The rule announced in Batson, that the State may not use peremptory challenges to purposefully exclude members of the venire based on their race, applies with equal force to private litigants in civil cases. Edmonson v. Leesville Concrete Co., 500 U.S. 614, 114 L. Ed. 2d 660, 111 S. Ct. 2077 (1991). The Batson rule also applies where, as here, the party making the Batson claim is not the same race as the excluded jurors. Powers v. Ohio, 499 U.S. 400, 113 L. Ed. 2d 411, 111 S. Ct. 1364 (1991).
Batson established a three-step process for evaluating a claim that a party's peremptory challenges have been exercised in a discriminatory manner. First, the party making the Batson claim must establish a prima facie case of purposeful discrimination. If a prima facie case is made, the burden then shifts to the other party to articulate a race-neutral reason for striking the venirepersons in question. The trial court must then determine whether the party making the Batson claim has met the burden of establishing purposeful discrimination. Batson, 476 U.S. at 96-98, 90 L. Ed. 2d at 87-89, 106 S. Ct. at 1723-24; Hernandez v. New York, 500 U.S. 352, 358-59, 114 L. Ed. 2d 395, 405, 111 S. Ct. 1859, 1865-66 (1991).
Explanations advanced by the party against whom a Batson claim has been made must be clear and reasonably specific, but need not rise to the level of a challenge for cause. Batson, 476 U.S. at 97-98 & n.20, 90 L. Ed. 2d at 88 & n.20, 106 S. Ct. at 1723-24 & n.20. Indeed, unless a discriminatory intent is inherent in a party's explanation, the reason offered will be deemed race-neutral. Hernandez, 500 U.S. at 360, 114 L. Ed. 2d at 406, 111 S. Ct. at 1866. Mere assertions, however, of nondiscriminatory motive for exercising a peremptory challenge are insufficient to rebut a prima facie case. Batson, 476 U.S. at 97-98, 90 L. Ed. 2d at 88, 106 S. Ct. at 1723-24.
Where a trial court rules on the ultimate question of purposeful discrimination, the preliminary issue of whether a prima facie showing has been made becomes moot. Hernandez, 500 U.S. at 359, 114 L. Ed. 2d at 405, 111 S. Ct. at 1866; People v. Hudson, 157 Ill. 2d 401, 427-28 (1993); People v. Mitchell, 152 Ill. 2d 274, 289-90 (1992). In such instances, a reviewing court need only consider whether the trial court's ruling as to the validity of the proffered reasons for challenging particular jurors was in error. Hudson, 157 Ill. 2d at 428; Mitchell, 152 Ill. 2d at 289-90. Because a trial court's finding on the ultimate issue of discrimination rests largely on credibility determinations, it is entitled to great deference on review and will not be set aside unless clearly erroneous. People v. Munson, 171 Ill. 2d 158, 175 (1996); Hudson, 157 Ill. 2d at 428.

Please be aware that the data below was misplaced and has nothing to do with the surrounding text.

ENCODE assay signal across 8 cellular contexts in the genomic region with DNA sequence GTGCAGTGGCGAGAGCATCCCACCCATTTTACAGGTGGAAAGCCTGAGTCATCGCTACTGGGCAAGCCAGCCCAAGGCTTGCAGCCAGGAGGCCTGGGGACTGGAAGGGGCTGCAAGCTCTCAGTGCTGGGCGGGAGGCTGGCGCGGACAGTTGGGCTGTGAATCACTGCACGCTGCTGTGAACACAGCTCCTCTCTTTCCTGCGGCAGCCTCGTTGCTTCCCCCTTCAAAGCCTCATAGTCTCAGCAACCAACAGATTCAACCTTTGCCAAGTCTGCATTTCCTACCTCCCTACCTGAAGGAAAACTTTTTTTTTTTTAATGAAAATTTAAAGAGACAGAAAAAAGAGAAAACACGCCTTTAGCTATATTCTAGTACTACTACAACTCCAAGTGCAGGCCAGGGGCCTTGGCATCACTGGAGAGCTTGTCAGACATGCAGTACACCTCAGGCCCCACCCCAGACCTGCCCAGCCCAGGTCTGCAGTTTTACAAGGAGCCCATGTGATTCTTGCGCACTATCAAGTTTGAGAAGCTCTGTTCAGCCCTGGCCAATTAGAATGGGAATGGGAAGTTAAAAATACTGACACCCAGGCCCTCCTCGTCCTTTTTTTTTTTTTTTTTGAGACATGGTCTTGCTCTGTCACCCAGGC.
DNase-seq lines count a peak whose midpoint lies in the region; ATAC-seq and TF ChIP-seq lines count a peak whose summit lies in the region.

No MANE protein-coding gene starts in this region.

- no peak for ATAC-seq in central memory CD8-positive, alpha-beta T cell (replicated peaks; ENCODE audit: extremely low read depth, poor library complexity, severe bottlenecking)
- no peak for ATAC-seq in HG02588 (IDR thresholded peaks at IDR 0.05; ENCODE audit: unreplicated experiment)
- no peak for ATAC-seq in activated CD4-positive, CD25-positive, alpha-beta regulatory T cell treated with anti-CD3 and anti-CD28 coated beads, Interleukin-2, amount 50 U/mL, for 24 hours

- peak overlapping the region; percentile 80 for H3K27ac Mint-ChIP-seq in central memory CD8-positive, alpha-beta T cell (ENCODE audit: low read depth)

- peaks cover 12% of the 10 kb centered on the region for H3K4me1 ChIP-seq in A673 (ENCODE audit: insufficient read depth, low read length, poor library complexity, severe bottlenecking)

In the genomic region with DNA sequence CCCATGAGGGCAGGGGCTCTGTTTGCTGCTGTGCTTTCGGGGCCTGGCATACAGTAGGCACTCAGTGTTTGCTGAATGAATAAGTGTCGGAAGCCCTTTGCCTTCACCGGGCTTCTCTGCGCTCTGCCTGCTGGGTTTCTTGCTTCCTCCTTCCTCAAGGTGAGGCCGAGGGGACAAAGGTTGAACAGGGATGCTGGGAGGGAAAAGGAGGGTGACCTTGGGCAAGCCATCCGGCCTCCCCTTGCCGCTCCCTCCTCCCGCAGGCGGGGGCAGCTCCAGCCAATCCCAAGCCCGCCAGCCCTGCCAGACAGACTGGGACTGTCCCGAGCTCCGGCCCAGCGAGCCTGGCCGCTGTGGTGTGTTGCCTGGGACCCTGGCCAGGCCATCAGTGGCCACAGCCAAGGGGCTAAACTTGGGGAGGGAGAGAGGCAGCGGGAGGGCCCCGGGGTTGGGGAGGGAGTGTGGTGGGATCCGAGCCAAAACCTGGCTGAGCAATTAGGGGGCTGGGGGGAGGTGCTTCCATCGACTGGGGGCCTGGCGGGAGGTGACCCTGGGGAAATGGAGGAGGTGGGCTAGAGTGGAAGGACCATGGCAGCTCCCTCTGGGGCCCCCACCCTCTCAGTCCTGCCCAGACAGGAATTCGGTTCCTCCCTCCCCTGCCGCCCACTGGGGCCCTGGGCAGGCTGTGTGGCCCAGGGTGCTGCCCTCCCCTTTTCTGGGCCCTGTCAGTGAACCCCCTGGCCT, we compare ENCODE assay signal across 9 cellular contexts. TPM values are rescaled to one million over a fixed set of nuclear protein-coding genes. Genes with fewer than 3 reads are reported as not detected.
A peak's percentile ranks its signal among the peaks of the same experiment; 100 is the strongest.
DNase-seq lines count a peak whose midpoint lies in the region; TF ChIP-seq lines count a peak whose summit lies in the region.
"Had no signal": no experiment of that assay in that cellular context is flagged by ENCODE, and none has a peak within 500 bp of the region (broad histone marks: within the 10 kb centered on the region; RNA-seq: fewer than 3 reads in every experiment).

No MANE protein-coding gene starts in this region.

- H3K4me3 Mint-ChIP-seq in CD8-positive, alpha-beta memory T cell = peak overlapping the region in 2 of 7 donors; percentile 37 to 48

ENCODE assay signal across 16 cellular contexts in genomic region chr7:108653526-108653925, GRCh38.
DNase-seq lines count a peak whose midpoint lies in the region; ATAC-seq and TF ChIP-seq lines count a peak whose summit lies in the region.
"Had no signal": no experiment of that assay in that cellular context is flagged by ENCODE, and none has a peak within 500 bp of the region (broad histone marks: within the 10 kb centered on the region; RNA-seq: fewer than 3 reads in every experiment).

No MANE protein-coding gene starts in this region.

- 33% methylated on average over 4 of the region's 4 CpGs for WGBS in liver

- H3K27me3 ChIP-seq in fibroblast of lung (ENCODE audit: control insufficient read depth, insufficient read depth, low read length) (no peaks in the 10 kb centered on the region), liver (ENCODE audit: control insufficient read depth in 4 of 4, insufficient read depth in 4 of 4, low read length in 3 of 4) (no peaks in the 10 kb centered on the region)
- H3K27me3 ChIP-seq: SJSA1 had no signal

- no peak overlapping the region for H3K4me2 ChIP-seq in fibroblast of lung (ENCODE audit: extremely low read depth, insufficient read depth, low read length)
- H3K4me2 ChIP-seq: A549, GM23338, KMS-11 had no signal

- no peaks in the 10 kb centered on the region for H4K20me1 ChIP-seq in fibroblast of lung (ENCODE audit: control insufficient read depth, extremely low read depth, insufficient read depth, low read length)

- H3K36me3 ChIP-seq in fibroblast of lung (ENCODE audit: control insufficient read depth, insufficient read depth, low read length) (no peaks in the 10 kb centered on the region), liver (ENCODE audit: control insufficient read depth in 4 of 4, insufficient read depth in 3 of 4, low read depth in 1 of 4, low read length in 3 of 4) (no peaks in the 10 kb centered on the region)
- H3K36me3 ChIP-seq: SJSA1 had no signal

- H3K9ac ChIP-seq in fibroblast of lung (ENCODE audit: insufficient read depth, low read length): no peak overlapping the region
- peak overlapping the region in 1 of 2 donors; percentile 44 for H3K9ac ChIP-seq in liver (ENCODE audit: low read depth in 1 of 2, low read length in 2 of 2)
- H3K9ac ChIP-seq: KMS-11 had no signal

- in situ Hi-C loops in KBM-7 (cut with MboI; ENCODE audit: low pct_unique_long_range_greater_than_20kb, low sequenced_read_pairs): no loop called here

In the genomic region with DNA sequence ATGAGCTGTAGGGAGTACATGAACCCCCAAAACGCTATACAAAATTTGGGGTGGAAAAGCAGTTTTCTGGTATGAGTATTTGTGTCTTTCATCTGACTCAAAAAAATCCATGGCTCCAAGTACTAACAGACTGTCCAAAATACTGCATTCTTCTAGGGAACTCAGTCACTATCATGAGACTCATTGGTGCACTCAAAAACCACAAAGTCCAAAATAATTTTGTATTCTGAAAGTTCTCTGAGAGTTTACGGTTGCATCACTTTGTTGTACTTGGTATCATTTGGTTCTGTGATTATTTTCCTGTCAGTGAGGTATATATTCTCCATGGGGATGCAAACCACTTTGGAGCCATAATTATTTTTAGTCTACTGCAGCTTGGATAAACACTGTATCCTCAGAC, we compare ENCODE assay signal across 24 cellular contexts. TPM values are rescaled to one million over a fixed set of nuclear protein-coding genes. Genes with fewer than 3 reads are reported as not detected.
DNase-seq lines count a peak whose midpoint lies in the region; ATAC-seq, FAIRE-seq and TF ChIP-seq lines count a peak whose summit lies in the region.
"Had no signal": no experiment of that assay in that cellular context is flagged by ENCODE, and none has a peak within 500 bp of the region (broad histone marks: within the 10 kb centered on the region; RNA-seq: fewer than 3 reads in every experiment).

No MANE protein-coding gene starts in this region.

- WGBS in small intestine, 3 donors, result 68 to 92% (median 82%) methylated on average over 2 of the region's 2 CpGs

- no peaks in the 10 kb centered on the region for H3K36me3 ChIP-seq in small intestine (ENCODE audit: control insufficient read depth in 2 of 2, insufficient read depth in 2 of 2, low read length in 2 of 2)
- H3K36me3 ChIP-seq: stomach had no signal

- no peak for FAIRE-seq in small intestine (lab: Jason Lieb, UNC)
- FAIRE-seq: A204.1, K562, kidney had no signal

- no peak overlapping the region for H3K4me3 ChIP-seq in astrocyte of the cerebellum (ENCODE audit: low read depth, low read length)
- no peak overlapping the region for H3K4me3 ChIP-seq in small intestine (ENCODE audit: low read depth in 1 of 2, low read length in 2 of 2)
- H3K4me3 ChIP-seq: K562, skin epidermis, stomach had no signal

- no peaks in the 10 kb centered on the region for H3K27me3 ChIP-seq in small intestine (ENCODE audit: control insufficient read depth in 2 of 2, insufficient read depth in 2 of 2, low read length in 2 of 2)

In the present case, plaintiff challenged Dr. McPartlin's peremptory strike of venirepersons Patricia Houk, Richard Craver, and David Knuckles, as well as Dr. Mullin's peremptory strike of venirepersons Rannal Bankhead and Grant Henderson. The trial court found no Batson violation.
Preliminarily, we observe that plaintiff does not make any argument before this court as to venireperson Henderson. Any Batson issue as to this individual is therefore waived. See 177 Ill. 2d R. 341(e)(7).
As to venireperson Houk, the trial court found that she was not black, and thus declined to consider plaintiff's Batson claim. This court has frequently recognized that the trial court is in the best position to observe the demeanor of potential jurors. E.g., People v. Williams, 173 Ill. 2d 48, 67 (1996); People v. Fair, 159 Ill. 2d 51, 74 (1994); Mitchell, 152 Ill. 2d at 296. We likewise recognize that the trial court is in the best position to determine whether a potential juror is a member of the racial group which is purportedly the target of a party's peremptory strikes. Accordingly, we find no reason to reject the trial court's finding as to Houk.
With respect to the remaining three venirepersons, the record reveals that the trial court ruled, in each instance, on the ultimate issue of purposeful discrimination. Accordingly, the issue of whether plaintiff made out a prima facie case is moot, and we limit our review to a determination of whether the trial court's finding of no purposeful discrimination was clearly erroneous. See Hudson, 157 Ill. 2d at 428; Mitchell, 152 Ill. 2d at 289-90.
The record reveals that Dr. McPartlin's counsel excused venireperson Craver based primarily on Craver's courtroom demeanor, i.e., "the way that he looked, where he looked and how he answered some of the questions." Counsel also described an incident during voir dire in which, while counsel questioned another panel of jurors, Craver muttered something to another juror, prompting counsel to turn his attention back to Craver. Counsel described this as an "embarrassing moment," and expressed his concern that he may have offended Craver. The trial court recalled this incident, stating, "Well, I remember this kind of notably. I remember [Craver] like leaning over and saying something at a time when no one else was." The trial court also later recalled Craver's hesitancy in answering counsel's follow-up query during the incident.